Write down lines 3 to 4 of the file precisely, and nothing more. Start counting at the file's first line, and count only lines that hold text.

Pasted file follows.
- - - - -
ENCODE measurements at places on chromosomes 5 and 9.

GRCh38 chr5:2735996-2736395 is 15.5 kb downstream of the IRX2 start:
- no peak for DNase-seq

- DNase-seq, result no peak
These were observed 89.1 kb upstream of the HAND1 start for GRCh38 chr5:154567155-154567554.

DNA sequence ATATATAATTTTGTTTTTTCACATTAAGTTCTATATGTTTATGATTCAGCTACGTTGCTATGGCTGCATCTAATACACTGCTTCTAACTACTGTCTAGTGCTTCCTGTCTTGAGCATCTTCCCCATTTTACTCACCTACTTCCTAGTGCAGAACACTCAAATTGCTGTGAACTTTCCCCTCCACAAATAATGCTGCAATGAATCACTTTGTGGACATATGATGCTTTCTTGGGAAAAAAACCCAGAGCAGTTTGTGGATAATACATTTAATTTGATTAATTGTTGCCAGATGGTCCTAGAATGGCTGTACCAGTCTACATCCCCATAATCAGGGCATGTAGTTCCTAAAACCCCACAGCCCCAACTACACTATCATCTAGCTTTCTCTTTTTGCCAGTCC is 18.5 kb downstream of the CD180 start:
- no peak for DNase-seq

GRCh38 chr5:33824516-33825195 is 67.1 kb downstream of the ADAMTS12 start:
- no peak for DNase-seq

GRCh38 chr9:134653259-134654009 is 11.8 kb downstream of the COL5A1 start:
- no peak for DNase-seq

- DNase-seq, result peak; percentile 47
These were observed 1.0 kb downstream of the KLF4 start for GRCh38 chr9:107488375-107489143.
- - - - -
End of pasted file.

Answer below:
- no peak for DNase-seq

- DNase-seq, result no peak